Thread Rating:
  • 0 Vote(s) - 0 Average
  • 1
  • 2
  • 3
  • 4
  • 5
Utilities sector
#1
Interesting that Utilities turned out to be the top performing sector in 2014. Common sense would indicate that the investors would stay away from utilities considering that there is so much talk about the Fed raising interest rates in mid-2015. Whether the rates will rise in 2015 remains to be seen...

Any thoughts on why you think Utilities performed so well? Folks investing there while the interest rates are low and will eventually quit when they have a clearer picture/forecast of the rates rising? Or am I missing something obvious?
Reply
#2
Lots of talk about rising fed rates, but not so much talk about the fact that rates will likely stay historically low for many years to come.

That is one reason that I started easing back into property REITs.
Alex
Reply
#3
I think its basically a search for yield on a low rate environment and a search for "safety" as utilities are generally less volatile than some of the other higher yielding sectors.
My website: DGI For The DIY
Also on: Facebook - Twitter - Seeking Alpha
Reply
#4
Hmmm ok thanks.
Ive been watching some water utilities (WTR, AWK and AWR) that I want to add to my portfolio, but the high P/E and Forward P/E multiple stops me from buying. I will wait for a better price. Hopefully the market will get irrational sometime giving us an opportunity Smile
Reply
#5
I just lightened up on NU yesterday. At the top of their P/E band, yield now hovering just under 3%, FERC just gave them a mild spanking last fall with their allowed ROE and CL&P rate case was similarly tight. They have a bright future with the NStar acquisition and bringing in more gas from the Marcellus and hydro from Quebec will ease some of their resource restrictions but that's a couple years off (at least). Trying to decide what to do with the proceeds. I'll probably get back in when the yield is in the high-3%'s.
=====
How do they get the deer to cross at that yellow road sign?

Reply
#6
(01-07-2015, 07:33 PM)Roadmap2Retire Wrote: Hmmm ok thanks.
Ive been watching some water utilities (WTR, AWK and AWR) that I want to add to my portfolio, but the high P/E and Forward P/E multiple stops me from buying. I will wait for a better price. Hopefully the market will get irrational sometime giving us an opportunity Smile

I agree that the sector is sporting a pretty high PE at the moment and there are likely better deals available in the market. First sniff of rate hikes and the sector will sell off again, just be patient.
My website: DGI For The DIY
Also on: Facebook - Twitter - Seeking Alpha
Reply
#7
Interestingly, this showed up in my inbox today. The 'Chart of the Day' from David Wilson from Bloomberg.
--

Utility P/Es Nearing U.S. Highs Signal Caution: Chart of the Day
By David Wilson

(Bloomberg) -- Utility stocks have become too expensive in the U.S. after producing the biggest annual gain since 2000 for an industry gauge, according to John Stoltzfus, Oppenheimer & Co.’s chief market strategist.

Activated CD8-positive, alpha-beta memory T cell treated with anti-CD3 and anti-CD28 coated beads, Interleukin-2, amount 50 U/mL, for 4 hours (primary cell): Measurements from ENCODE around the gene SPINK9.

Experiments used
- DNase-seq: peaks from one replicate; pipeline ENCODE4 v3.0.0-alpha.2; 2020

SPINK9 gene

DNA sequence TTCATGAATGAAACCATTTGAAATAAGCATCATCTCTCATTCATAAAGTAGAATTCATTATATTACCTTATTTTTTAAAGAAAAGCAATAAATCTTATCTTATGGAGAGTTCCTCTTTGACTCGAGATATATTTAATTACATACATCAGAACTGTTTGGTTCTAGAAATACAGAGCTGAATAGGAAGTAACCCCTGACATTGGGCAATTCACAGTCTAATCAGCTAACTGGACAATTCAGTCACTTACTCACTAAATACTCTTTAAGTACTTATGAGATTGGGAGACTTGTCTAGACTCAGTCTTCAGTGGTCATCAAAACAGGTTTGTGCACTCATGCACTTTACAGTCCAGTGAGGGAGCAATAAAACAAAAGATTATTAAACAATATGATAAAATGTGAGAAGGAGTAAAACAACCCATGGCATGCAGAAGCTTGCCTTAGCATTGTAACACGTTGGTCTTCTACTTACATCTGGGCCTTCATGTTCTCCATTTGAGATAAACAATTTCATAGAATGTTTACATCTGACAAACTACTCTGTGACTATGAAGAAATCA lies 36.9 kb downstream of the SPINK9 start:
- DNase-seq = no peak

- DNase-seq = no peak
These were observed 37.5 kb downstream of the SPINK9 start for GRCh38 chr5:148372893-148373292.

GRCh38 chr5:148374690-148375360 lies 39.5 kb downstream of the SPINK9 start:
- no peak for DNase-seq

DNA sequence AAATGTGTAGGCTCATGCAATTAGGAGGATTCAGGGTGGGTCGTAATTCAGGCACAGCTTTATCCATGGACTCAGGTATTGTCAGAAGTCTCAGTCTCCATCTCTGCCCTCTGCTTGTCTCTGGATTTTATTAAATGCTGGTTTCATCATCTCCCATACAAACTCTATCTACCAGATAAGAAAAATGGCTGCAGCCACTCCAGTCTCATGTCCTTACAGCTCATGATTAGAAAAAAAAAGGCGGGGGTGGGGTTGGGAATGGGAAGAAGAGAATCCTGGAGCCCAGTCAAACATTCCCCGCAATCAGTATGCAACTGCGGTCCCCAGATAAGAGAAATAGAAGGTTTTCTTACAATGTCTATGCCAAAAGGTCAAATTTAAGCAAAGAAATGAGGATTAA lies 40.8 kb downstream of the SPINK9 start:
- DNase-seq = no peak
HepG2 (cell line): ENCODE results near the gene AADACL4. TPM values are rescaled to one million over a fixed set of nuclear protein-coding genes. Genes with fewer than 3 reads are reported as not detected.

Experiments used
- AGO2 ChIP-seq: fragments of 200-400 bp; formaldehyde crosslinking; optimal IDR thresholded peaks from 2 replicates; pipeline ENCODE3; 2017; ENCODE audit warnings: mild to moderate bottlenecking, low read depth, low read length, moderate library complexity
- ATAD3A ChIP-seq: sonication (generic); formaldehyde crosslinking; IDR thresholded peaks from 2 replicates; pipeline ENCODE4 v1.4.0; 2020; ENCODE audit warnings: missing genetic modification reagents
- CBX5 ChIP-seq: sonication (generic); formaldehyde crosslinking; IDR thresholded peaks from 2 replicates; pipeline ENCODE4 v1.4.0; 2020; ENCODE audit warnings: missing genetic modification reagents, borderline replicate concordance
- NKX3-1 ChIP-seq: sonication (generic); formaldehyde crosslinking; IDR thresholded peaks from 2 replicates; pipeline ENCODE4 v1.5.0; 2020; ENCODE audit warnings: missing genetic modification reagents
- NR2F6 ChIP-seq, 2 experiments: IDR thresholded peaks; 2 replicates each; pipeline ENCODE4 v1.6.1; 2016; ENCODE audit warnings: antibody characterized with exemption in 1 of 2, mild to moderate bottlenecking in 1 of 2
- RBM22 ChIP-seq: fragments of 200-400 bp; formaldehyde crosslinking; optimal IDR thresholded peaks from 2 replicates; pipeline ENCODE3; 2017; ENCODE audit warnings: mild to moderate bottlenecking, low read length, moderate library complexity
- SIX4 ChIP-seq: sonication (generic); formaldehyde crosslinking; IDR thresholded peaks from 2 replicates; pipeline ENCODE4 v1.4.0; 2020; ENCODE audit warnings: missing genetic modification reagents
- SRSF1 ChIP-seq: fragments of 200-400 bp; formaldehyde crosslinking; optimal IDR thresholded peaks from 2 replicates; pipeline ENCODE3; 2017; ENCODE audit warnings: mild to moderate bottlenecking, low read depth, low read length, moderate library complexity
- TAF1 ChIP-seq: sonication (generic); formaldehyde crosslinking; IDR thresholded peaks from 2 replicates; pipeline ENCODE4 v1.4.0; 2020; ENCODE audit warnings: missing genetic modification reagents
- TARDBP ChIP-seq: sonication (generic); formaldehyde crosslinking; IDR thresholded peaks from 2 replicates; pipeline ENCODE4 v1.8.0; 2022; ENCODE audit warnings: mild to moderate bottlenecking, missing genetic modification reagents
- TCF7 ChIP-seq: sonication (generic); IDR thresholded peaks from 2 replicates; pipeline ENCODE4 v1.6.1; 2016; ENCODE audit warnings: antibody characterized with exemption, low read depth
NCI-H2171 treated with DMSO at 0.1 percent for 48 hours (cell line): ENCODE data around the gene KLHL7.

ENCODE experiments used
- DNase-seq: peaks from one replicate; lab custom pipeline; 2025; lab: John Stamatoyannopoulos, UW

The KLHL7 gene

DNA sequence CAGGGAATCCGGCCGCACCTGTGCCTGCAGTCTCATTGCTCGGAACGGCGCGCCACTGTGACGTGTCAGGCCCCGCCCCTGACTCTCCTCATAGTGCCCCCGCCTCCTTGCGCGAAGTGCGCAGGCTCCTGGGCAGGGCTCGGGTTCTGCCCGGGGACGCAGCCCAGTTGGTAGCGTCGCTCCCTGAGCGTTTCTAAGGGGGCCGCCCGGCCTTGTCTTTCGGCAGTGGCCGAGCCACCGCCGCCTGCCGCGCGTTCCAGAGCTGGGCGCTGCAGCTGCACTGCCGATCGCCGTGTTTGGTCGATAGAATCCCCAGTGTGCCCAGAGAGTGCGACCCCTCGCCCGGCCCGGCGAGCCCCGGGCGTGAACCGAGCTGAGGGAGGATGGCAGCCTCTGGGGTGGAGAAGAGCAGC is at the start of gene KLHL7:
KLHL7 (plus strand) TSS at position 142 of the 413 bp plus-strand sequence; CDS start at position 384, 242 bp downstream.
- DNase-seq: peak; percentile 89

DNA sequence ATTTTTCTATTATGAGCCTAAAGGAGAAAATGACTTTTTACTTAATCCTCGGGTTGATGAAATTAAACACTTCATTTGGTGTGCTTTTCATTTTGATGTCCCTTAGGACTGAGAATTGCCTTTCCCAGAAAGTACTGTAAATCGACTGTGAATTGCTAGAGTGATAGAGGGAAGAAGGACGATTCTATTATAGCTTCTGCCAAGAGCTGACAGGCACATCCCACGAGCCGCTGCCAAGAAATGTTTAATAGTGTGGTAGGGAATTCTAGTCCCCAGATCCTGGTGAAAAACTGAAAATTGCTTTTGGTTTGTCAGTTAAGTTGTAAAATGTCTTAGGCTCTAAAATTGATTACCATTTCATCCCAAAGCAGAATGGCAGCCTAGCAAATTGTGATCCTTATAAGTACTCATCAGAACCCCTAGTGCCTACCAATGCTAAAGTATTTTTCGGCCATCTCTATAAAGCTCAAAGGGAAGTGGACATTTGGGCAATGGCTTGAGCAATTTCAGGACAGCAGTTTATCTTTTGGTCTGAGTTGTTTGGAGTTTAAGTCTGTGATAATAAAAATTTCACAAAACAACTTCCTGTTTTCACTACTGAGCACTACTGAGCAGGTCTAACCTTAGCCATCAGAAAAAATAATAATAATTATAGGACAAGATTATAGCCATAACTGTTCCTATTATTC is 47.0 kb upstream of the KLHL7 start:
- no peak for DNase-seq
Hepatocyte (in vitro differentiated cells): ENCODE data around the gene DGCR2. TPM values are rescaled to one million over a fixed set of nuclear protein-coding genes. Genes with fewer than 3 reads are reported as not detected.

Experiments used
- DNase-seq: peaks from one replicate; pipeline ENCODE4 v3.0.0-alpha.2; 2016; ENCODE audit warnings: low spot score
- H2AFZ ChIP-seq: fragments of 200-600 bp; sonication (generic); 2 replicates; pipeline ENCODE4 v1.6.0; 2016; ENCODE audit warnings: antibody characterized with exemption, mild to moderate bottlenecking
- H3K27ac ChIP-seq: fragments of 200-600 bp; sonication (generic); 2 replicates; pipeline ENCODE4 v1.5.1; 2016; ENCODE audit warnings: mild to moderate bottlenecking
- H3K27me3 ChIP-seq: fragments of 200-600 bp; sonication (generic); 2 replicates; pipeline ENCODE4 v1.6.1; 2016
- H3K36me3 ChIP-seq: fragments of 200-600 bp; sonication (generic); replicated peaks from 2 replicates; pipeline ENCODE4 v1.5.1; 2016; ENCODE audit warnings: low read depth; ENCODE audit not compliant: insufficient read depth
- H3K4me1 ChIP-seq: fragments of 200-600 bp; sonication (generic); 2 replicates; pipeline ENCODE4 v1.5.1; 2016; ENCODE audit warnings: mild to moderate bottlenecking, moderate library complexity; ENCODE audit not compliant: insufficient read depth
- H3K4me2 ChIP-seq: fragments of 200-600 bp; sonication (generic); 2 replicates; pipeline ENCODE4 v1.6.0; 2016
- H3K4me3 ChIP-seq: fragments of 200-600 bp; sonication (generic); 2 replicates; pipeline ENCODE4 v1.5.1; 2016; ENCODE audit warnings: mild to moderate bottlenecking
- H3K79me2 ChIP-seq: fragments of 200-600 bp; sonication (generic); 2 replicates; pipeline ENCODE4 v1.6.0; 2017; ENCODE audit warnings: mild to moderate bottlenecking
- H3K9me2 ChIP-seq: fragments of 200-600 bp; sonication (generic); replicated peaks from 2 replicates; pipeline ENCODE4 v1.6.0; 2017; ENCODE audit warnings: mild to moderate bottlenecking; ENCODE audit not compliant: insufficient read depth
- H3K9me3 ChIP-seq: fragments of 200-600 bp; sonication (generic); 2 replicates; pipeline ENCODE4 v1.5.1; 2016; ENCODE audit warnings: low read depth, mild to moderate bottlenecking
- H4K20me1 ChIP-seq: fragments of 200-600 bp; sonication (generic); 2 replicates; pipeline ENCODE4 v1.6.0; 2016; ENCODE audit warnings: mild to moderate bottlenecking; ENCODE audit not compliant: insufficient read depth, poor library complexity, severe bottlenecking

The CHART OF THE DAY tracks the monthly performance and price-earnings ratio for the Standard & Poor’s 500 Utilities Index, according to data compiled by Bloomberg.

[Image: utilities-index.jpg]

Last year, utilities rose 24 percent to lead the S&P 500’s 10 main industry groups. The advance lifted the index as high as 19 times earnings, near peaks of 20.1 in 2000 and 19.2 in 2007, when the two previous U.S. bull markets ended.

“Future price gains would be much challenged” unless utility profit rises significantly, Stoltzfus wrote in a report three days ago with a similar chart. Earnings per share for the utility index increased 11 percent last year after falling the previous two years, based on Bloomberg’s figures.

Utilities are one of only three S&P 500 industry groups that rose during this year’s first four days of trading. They added 0.3 percent, which compared with a 1.8 percent increase for health-care companies and a 0.6 percent gain for makers of food, beverages and other consumer staples.

To be sure, dividend yields are higher than they were at earlier peaks. The S&P 500 utility index’s yield last week was no lower than 3.2 percent. It reached 2.74 percent in December 2007 and 2.63 percent in April 2001.
Reply
#8
Here is a chart of the 10YR treasury and Utilities ETF (XLU).

Pretty easy comparison to make.

   
My website: DGI For The DIY
Also on: Facebook - Twitter - Seeking Alpha
Reply
#9
OK, Eric, I'm trying to figure out what ICAPSD is.

Is the dark line some price of some index? I can't find that designation/symbol on Yahoo Finance. To me, it looks like yield since it's been decreasing since mid-2013. If it's pricing, why is yield going down when pricing is decreasing?

It's obvious to me the red line is XLU's price rising for the past year which we all know is true. Hence, ute yields have been dropping along with the 10Y Treasury which should be expected. We'd expect the yield premium to stay fairly static.

Now if the graph is comparing Treasury pricing with ute pricing, that's just what we'd expect to keep the yield spread but then it gets back to question #1 -- why is pricing going down and yield going down at the same time?

Please educate me because I'm feeling really stupid about now.
=====
How do they get the deer to cross at that yellow road sign?

Reply
#10
Sorry, guess the legend didn't show on the image I copied.

Bottom line is the 10 YR treasury yield and the top line is the XLU.
My website: DGI For The DIY
Also on: Facebook - Twitter - Seeking Alpha
Reply




Users browsing this thread: 1 Guest(s)